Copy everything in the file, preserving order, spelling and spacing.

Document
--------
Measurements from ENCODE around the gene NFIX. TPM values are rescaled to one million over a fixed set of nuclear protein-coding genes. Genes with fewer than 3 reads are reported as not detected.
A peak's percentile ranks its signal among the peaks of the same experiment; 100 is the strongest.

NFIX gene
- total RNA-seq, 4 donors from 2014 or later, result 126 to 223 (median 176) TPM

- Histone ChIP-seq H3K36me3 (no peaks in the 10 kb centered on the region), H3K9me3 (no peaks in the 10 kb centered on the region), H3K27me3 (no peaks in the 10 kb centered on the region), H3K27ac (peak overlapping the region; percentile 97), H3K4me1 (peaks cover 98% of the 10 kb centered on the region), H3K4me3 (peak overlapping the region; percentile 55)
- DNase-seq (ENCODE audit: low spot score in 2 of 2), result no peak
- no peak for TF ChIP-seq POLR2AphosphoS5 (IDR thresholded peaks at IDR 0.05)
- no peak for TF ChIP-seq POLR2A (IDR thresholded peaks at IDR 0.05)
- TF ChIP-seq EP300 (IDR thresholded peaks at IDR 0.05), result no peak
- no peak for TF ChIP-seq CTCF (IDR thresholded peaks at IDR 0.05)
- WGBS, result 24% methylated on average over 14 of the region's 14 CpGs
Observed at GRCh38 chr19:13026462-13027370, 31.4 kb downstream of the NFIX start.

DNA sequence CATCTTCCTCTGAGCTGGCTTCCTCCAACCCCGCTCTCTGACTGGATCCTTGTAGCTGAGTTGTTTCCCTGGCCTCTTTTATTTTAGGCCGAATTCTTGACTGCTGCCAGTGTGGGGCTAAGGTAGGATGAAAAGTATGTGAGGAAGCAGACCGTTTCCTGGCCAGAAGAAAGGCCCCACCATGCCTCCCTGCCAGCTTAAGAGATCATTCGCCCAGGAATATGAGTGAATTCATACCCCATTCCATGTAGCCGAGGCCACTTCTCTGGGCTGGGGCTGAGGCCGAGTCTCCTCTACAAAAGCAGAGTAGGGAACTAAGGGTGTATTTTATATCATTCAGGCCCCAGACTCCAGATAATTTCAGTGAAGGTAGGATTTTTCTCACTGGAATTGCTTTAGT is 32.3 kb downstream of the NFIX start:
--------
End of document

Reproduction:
Measurements from ENCODE around the gene NFIX. TPM values are rescaled to one million over a fixed set of nuclear protein-coding genes. Genes with fewer than 3 reads are reported as not detected.
A peak's percentile ranks its signal among the peaks of the same experiment; 100 is the strongest.

NFIX gene
- total RNA-seq, 4 donors from 2014 or later, result 126 to 223 (median 176) TPM

- Histone ChIP-seq H3K36me3 (no peaks in the 10 kb centered on the region), H3K9me3 (no peaks in the 10 kb centered on the region), H3K27me3 (no peaks in the 10 kb centered on the region), H3K27ac (peak overlapping the region; percentile 97), H3K4me1 (peaks cover 98% of the 10 kb centered on the region), H3K4me3 (peak overlapping the region; percentile 55)
- DNase-seq (ENCODE audit: low spot score in 2 of 2), result no peak
- no peak for TF ChIP-seq POLR2AphosphoS5 (IDR thresholded peaks at IDR 0.05)
- no peak for TF ChIP-seq POLR2A (IDR thresholded peaks at IDR 0.05)
- TF ChIP-seq EP300 (IDR thresholded peaks at IDR 0.05), result no peak
- no peak for TF ChIP-seq CTCF (IDR thresholded peaks at IDR 0.05)
- WGBS, result 24% methylated on average over 14 of the region's 14 CpGs
Observed at GRCh38 chr19:13026462-13027370, 31.4 kb downstream of the NFIX start.

DNA sequence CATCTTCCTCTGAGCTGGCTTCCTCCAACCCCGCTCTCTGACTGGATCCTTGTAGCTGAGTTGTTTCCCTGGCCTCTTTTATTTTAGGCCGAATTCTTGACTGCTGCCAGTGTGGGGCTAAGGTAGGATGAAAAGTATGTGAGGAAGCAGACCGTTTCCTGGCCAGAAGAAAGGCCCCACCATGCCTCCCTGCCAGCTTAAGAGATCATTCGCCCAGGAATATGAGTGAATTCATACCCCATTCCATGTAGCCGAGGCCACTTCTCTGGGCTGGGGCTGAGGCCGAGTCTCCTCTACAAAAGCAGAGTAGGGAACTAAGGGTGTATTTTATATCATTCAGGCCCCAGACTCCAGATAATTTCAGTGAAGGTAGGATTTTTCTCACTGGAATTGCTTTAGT is 32.3 kb downstream of the NFIX start: